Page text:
A Nigerian journalist with links to the jihadist militant group Boko Haram has claimed that only 15 out of the 112 missing Chibok girls are still alive.
Boko Haram raided a government school on the night of 14-15 April 2014, kidnapping 276 female students.
Over the next few months, more than 50 managed to escape from captivity but the others remained in the militants’ detention.
Journalist Ahmad Salkida said he had negotiated for the girls’ release on behalf of the government, but several opportunities to have them freed had been missed.
BBC news agency reports Salkida to have said the administration of former President Goodluck Jonathan had asked him to negotiate for the release of the Chibok schoolgirls two weeks after they were abducted.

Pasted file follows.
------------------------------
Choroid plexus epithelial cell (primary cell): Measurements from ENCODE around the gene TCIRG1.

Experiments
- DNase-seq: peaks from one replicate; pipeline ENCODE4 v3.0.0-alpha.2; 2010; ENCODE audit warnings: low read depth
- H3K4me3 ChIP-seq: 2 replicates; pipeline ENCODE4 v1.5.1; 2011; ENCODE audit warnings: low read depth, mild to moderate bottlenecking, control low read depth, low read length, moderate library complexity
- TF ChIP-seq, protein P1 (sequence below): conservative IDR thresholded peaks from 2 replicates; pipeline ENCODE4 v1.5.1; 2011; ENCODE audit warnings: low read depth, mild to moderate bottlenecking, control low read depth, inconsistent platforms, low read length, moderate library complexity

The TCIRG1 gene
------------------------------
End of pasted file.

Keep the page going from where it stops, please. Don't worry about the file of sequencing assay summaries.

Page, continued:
He said he had arranged for a prisoner swap on five occasions, but delays from the then government led to a breakdown in negotiations.
The Chibok girls’ continued stay in captivity has elicited worldwide responses as the international community seeks to have the girls re-united with their parents.
On Saturday, the parents marked the fourth anniversary of the kidnappings by marshing with thousands of others to the school in the north-eastern Borno state, where Chibok lies.
Boko Haram has been a thorn in Nigerian governments for more than a decade, as it wages war seeking to instil a strict jihadist system of governance.
The war has killed thousands and displaced millions from their homes.